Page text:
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Rhapsody on Pedder 畢打街狂想曲

It was an unseasonably cold November afternoon. I finished my workout at the gym and hurried back to the office. I walked down the precipitous Wyndham Street, where dense traffic from Midlevels collected and emptied onto Queen’s Road Central. The cacophony of car horns and audible traffic signals for the blind reached a deafening crescendo, drawing everyone’s attention to the busy crosswalk that marked the start of Pedder Street. There, pedestrians built up along the curb and stared unseeing at their mirror image on the opposite side. Double-decker buses and delivery trucks pushed forward in every direction and shook the ground like a wildebeest migration. Dispassionate traffic lights changed at even intervals, trapping and releasing machines and humans competing for speed. The opening bars of George Gershwin’s Rhapsody in Blue started to ring in my head. It was lunch time in Central.

One of Hong Kong's busiest intersections

Outside Marks & Spencer, a homeless woman lay prostrate on the sidewalk, her hair wrapped in wrung-up plastic bags and her body a cocoon of sullied blankets...
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Read the rest of this essay in HONG KONG State of Mind, available at major bookstores in Hong Kong and at Blacksmith Books.

HONG KONG State of Mind

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Seeing Joshua 探之鋒

“We are here to visit a friend,” I said to the guard at the entrance. 
Tiffany, Joshua Wong Chi-fung’s long-time girlfriend, trailed behind me. It was our first time visiting Joshua at Pik Uk Correctional Institution and neither of us quite knew what to expect.

“Has your friend been convicted?” asked the guard. We nodded in unison. There are different visiting hours and rules for suspects and convicts. Each month, convicts may receive up to two half-hour visits from friends and family, plus two additional visits from immediate family upon request.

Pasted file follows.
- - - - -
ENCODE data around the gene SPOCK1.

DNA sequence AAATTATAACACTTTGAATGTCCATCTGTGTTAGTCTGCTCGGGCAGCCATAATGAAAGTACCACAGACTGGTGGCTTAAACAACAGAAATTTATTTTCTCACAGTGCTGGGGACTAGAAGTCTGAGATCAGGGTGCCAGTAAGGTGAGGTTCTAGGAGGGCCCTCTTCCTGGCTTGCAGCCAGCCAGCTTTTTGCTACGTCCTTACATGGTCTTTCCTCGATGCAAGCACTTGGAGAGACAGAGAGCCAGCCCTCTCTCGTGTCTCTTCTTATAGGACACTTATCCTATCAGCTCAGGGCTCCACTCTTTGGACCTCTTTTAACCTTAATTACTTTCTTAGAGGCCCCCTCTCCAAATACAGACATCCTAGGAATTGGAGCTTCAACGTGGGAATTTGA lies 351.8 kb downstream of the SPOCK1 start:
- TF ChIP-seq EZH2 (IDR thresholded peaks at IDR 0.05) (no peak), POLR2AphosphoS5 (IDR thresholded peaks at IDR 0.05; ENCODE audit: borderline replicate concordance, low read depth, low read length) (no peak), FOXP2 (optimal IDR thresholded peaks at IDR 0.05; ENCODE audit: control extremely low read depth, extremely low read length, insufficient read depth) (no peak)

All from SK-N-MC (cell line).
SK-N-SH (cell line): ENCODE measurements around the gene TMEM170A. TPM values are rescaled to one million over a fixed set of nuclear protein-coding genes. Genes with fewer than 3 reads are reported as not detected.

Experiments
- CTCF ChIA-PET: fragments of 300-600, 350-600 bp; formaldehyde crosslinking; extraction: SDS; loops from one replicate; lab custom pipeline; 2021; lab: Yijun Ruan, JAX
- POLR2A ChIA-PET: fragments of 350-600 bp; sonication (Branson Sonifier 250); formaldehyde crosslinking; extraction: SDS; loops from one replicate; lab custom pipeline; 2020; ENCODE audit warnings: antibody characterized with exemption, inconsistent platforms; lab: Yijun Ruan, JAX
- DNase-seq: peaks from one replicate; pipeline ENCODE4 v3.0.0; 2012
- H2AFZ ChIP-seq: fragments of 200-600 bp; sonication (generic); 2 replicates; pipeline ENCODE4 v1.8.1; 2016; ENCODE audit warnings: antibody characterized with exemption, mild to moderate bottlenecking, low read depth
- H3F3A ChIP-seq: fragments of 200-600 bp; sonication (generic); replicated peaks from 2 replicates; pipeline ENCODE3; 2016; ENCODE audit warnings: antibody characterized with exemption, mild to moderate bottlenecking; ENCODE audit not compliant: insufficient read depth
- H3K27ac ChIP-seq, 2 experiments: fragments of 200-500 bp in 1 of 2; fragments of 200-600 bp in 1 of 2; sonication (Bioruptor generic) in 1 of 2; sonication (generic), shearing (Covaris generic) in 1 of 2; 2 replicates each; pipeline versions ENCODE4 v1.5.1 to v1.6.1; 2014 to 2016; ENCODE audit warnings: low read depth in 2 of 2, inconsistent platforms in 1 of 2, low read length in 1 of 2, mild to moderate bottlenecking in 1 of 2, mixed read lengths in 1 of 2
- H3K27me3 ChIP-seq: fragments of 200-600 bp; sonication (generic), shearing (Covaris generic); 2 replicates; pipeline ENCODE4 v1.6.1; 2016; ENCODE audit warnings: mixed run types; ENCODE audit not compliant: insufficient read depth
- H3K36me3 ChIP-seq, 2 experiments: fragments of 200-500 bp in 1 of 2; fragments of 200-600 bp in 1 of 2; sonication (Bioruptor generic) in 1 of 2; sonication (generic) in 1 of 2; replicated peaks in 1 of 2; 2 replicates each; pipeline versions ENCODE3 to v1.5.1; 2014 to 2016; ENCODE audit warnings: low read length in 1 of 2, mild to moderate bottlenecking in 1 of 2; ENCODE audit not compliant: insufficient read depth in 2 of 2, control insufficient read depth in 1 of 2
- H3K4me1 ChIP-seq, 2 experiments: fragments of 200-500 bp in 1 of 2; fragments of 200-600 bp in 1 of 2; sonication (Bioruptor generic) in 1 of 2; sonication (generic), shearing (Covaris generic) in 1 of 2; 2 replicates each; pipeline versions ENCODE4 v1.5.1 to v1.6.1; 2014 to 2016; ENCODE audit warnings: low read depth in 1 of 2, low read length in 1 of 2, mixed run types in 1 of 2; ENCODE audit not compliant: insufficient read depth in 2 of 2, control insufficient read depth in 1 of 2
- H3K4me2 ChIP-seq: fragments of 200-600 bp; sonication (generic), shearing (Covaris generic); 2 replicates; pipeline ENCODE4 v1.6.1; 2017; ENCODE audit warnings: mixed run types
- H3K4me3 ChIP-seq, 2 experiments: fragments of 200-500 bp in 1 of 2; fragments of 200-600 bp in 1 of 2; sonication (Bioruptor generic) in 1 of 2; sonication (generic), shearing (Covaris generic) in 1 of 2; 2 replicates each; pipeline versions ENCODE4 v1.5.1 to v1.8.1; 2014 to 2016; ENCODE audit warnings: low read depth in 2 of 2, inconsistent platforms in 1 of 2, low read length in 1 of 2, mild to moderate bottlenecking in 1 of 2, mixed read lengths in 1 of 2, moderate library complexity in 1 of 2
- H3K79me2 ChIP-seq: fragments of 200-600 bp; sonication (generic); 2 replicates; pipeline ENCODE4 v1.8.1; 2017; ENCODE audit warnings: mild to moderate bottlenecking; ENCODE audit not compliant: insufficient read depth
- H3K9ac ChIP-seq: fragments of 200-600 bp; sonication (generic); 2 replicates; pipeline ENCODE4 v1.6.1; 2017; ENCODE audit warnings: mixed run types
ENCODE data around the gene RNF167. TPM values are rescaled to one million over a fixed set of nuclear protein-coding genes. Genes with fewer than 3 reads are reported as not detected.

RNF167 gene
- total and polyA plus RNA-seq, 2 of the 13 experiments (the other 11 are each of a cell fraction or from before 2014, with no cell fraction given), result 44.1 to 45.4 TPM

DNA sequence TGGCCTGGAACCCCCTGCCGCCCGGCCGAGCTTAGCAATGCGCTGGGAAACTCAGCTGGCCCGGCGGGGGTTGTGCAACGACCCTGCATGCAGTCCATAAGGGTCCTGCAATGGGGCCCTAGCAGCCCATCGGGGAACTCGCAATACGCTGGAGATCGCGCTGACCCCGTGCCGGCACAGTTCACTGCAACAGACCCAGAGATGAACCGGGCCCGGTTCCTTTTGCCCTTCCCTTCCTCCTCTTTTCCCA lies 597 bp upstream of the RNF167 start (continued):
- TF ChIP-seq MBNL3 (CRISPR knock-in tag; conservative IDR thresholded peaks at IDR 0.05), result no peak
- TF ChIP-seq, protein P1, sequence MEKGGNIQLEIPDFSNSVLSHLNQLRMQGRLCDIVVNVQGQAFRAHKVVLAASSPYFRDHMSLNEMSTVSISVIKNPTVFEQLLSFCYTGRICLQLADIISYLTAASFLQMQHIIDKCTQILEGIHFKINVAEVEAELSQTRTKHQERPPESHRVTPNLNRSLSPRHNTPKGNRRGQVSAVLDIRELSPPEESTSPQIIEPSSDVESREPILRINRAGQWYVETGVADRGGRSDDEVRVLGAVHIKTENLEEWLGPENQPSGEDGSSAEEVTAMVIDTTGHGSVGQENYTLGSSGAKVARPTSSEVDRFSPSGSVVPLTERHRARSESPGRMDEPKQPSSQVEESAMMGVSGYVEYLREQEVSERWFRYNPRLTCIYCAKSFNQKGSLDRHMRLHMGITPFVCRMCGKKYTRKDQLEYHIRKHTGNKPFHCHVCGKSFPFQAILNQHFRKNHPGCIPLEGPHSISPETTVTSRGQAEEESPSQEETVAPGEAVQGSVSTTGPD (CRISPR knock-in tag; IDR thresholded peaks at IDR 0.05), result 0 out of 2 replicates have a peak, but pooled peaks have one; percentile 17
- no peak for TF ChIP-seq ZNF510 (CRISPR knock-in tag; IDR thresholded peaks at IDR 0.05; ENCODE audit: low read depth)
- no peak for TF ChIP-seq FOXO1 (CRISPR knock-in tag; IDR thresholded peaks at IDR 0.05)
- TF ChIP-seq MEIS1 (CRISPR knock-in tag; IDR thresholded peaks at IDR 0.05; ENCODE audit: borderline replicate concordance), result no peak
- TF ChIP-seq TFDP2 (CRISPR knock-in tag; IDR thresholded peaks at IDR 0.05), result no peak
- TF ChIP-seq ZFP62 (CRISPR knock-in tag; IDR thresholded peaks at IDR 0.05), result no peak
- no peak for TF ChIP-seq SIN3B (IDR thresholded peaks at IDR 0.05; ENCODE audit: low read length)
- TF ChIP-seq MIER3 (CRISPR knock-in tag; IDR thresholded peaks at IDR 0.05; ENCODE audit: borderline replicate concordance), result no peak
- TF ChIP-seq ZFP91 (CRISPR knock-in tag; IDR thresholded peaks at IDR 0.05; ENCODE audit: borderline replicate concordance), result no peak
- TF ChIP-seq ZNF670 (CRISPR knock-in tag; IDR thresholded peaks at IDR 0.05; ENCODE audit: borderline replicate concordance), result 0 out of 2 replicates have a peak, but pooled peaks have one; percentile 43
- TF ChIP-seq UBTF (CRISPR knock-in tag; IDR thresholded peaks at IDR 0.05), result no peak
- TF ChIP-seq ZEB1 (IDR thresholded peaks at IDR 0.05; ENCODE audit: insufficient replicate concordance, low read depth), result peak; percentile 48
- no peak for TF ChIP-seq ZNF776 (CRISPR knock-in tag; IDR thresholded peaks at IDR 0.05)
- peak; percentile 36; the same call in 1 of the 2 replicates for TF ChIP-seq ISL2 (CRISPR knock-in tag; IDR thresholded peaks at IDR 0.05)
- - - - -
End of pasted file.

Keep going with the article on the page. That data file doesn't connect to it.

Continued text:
The guard pointed to the left and told us to register at the reception office. “I saw your taxi pass by earlier,” he said while eyeing a pair of camera-wielding paparazzi on the prowl. “Next time you can tell the driver to pull up here to spare you the walk.”
At the reception counter, Officer Wong took our identity cards and checked them against the “List.” Each inmate is allowed to grant visitation rights to no more than 10 friends and fam…

About the Author 關於作者

Born in Hong Kong, Jason Y. Ng is a globetrotter who spent his entire adult life in Italy, the United States and Canada before returning to his birthplace to rediscover his roots. He is a lawyer, published author, and contributor to The Guardian, The South China Morning Post, Hong Kong Free Press and EJInsight. His social commentary blog As I See It and restaurant/movie review site The Real Deal have attracted a cult following in Asia and beyond. Between 2014 and 2016, he was a music critic for Time Out (HK)
Jason is the bestselling author of Umbrellas in Bloom (2016), No City for Slow Men (2013) and HONG KONG State of Mind (2010). Together, the three books form a Hong Kong trilogy that tracks the city's post-colonial development. His short stories have appeared in various anthologies. In 2017, Jason co-edited and contributed to Hong Kong 20/20, an anthology that marks the 20th anniversary of the handover. In July 2017, he was appointed Advising Editor for the Los Angeles Review…

Join the Club 入會須知

You have reached a midlife plateau. You have everything you thought you wanted: a happy family, a well-located apartment and a cushy management job. The only thing missing from that bourgeois utopia is a bit of oomph, a bit of recognition that you have played by the rules and done all right. A Porsche 911? Too clichéd. A rose gold Rolex? Got that last Christmas. An extramarital affair that ends in a costly divorce or a boiled bunny? No thanks. How about a membership at one of the city’s country clubs where accomplished individuals like yourself hang out in plaid pants and flat caps? Sounds great, but you’d better get in line.

Clubs are an age-old concept that traces back to the Ancient Greeks and Romans. The introduction of coffee beans to England in the mid-17th Century spurred the proliferation of coffeehouses for like-minded gentlemen to trade gossip about the monarchy over a hot beverage. In the centuries since, these semi-secret hideouts evolved into main street establishments t…

Media Attention + Upcoming Events 媒體關注 + 最新動向

2017 and upcoming events and speaking engagements


Talk at Independent Schools Foundation Academy
Topic: No City for Slow Men
Venue: Telegraph Bay, Pokfulam
Date: 30 November
Moderator at Enrich HK panel discussion Topic: Impact of financial literacy education
Venue: BNP Paribas, Two IFC Date: 11 December Time: 12:30pm

Contributor to HK24 (2017 Anthology by Hong Kong Writers Circle) Release date: December

Guest speaker and prize presenter at 2017 Hong Kong's Top Story Awards Venue: TBD Date: 11 December Time: 7:00pm
Speaker for Enrich HK's "Ask the Experts" series Topic: TBD Date: January 2018

Legal workshop for foreign domestic workers at University of Hong Kong's Domestic Workers Empowerment Project (DWEP) Topic: "Understanding Hong Kong Culture" Venue: TBD Date: February 2018

2017